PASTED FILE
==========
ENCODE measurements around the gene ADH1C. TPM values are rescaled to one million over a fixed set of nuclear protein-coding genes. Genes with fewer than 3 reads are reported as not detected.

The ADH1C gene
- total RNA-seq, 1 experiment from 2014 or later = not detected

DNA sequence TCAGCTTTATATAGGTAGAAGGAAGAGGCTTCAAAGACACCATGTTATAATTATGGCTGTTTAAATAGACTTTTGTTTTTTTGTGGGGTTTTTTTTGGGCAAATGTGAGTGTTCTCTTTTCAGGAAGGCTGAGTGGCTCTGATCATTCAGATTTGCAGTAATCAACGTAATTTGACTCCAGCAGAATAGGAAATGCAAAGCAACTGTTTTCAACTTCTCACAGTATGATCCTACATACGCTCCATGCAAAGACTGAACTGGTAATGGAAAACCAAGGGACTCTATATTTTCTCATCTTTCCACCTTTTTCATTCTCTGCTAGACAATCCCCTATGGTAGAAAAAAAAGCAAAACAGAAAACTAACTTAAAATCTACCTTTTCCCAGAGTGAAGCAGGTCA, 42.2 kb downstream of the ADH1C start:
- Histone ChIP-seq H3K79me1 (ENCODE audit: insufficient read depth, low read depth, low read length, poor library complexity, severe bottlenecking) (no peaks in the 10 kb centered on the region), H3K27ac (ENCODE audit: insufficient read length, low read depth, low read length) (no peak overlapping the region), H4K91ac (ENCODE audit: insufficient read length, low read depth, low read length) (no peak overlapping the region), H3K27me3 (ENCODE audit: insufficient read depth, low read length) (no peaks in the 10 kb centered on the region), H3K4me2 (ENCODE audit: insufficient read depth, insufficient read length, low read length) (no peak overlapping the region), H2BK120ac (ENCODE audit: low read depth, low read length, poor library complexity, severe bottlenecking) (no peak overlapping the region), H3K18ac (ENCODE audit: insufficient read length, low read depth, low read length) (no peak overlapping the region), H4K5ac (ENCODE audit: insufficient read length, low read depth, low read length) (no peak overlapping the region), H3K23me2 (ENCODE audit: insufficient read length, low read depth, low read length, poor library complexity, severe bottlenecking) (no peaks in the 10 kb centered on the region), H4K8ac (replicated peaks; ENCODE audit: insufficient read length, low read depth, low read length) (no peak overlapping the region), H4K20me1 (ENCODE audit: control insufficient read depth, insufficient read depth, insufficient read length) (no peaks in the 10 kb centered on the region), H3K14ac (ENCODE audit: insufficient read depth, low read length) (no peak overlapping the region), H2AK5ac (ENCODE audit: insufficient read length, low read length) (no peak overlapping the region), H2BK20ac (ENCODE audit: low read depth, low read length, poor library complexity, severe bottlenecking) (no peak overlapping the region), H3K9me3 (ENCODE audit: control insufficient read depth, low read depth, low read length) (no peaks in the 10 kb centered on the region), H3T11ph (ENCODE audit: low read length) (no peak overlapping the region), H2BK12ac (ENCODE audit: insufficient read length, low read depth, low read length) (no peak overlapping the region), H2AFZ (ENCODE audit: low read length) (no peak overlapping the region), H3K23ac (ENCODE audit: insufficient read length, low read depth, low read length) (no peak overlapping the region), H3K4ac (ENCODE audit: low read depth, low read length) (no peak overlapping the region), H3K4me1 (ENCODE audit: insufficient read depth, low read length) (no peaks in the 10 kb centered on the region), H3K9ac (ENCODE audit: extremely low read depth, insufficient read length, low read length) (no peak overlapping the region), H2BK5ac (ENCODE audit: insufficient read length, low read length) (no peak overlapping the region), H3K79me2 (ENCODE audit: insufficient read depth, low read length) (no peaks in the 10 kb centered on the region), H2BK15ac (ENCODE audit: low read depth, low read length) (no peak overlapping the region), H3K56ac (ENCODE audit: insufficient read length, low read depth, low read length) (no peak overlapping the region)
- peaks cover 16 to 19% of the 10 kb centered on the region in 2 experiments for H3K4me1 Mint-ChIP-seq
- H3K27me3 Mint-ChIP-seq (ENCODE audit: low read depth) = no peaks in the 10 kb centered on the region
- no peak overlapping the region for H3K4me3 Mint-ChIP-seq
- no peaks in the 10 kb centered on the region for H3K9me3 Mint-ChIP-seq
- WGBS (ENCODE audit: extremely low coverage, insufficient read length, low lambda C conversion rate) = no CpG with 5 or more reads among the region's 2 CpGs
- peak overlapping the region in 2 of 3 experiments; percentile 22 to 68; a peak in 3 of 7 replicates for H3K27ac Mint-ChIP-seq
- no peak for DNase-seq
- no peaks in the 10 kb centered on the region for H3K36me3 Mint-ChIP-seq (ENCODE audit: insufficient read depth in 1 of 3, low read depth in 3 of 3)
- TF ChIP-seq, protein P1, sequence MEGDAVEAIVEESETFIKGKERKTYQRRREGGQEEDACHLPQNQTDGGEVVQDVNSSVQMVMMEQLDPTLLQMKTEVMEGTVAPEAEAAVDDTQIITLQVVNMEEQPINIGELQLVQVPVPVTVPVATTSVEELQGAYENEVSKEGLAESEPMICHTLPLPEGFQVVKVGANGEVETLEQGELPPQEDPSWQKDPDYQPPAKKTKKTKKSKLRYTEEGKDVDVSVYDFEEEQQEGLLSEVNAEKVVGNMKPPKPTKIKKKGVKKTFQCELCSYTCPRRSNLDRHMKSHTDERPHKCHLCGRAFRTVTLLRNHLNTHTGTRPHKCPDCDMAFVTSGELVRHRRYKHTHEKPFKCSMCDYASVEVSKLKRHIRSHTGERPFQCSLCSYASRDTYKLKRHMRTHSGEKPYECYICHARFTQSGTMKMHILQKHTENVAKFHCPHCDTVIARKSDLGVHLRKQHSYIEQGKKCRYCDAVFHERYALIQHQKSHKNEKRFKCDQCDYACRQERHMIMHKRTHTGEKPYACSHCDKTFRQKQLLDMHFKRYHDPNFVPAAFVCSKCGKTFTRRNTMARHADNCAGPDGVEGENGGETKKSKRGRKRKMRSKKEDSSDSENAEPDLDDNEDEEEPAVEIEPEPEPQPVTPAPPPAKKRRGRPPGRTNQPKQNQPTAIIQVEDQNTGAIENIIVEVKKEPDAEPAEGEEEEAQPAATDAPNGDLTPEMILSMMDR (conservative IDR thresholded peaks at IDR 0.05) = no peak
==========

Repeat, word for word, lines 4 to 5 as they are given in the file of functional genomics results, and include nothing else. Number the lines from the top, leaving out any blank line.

DNA sequence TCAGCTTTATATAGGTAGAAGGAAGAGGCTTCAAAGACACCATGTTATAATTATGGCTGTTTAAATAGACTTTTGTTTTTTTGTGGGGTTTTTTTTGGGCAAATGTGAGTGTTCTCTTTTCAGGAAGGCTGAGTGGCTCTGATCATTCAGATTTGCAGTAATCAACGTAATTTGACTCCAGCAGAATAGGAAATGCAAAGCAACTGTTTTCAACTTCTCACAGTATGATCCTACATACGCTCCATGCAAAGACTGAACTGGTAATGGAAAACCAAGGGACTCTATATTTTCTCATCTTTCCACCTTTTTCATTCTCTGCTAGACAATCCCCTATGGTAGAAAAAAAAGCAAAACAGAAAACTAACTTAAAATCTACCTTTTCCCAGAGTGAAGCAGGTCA, 42.2 kb downstream of the ADH1C start:
- Histone ChIP-seq H3K79me1 (ENCODE audit: insufficient read depth, low read depth, low read length, poor library complexity, severe bottlenecking) (no peaks in the 10 kb centered on the region), H3K27ac (ENCODE audit: insufficient read length, low read depth, low read length) (no peak overlapping the region), H4K91ac (ENCODE audit: insufficient read length, low read depth, low read length) (no peak overlapping the region), H3K27me3 (ENCODE audit: insufficient read depth, low read length) (no peaks in the 10 kb centered on the region), H3K4me2 (ENCODE audit: insufficient read depth, insufficient read length, low read length) (no peak overlapping the region), H2BK120ac (ENCODE audit: low read depth, low read length, poor library complexity, severe bottlenecking) (no peak overlapping the region), H3K18ac (ENCODE audit: insufficient read length, low read depth, low read length) (no peak overlapping the region), H4K5ac (ENCODE audit: insufficient read length, low read depth, low read length) (no peak overlapping the region), H3K23me2 (ENCODE audit: insufficient read length, low read depth, low read length, poor library complexity, severe bottlenecking) (no peaks in the 10 kb centered on the region), H4K8ac (replicated peaks; ENCODE audit: insufficient read length, low read depth, low read length) (no peak overlapping the region), H4K20me1 (ENCODE audit: control insufficient read depth, insufficient read depth, insufficient read length) (no peaks in the 10 kb centered on the region), H3K14ac (ENCODE audit: insufficient read depth, low read length) (no peak overlapping the region), H2AK5ac (ENCODE audit: insufficient read length, low read length) (no peak overlapping the region), H2BK20ac (ENCODE audit: low read depth, low read length, poor library complexity, severe bottlenecking) (no peak overlapping the region), H3K9me3 (ENCODE audit: control insufficient read depth, low read depth, low read length) (no peaks in the 10 kb centered on the region), H3T11ph (ENCODE audit: low read length) (no peak overlapping the region), H2BK12ac (ENCODE audit: insufficient read length, low read depth, low read length) (no peak overlapping the region), H2AFZ (ENCODE audit: low read length) (no peak overlapping the region), H3K23ac (ENCODE audit: insufficient read length, low read depth, low read length) (no peak overlapping the region), H3K4ac (ENCODE audit: low read depth, low read length) (no peak overlapping the region), H3K4me1 (ENCODE audit: insufficient read depth, low read length) (no peaks in the 10 kb centered on the region), H3K9ac (ENCODE audit: extremely low read depth, insufficient read length, low read length) (no peak overlapping the region), H2BK5ac (ENCODE audit: insufficient read length, low read length) (no peak overlapping the region), H3K79me2 (ENCODE audit: insufficient read depth, low read length) (no peaks in the 10 kb centered on the region), H2BK15ac (ENCODE audit: low read depth, low read length) (no peak overlapping the region), H3K56ac (ENCODE audit: insufficient read length, low read depth, low read length) (no peak overlapping the region)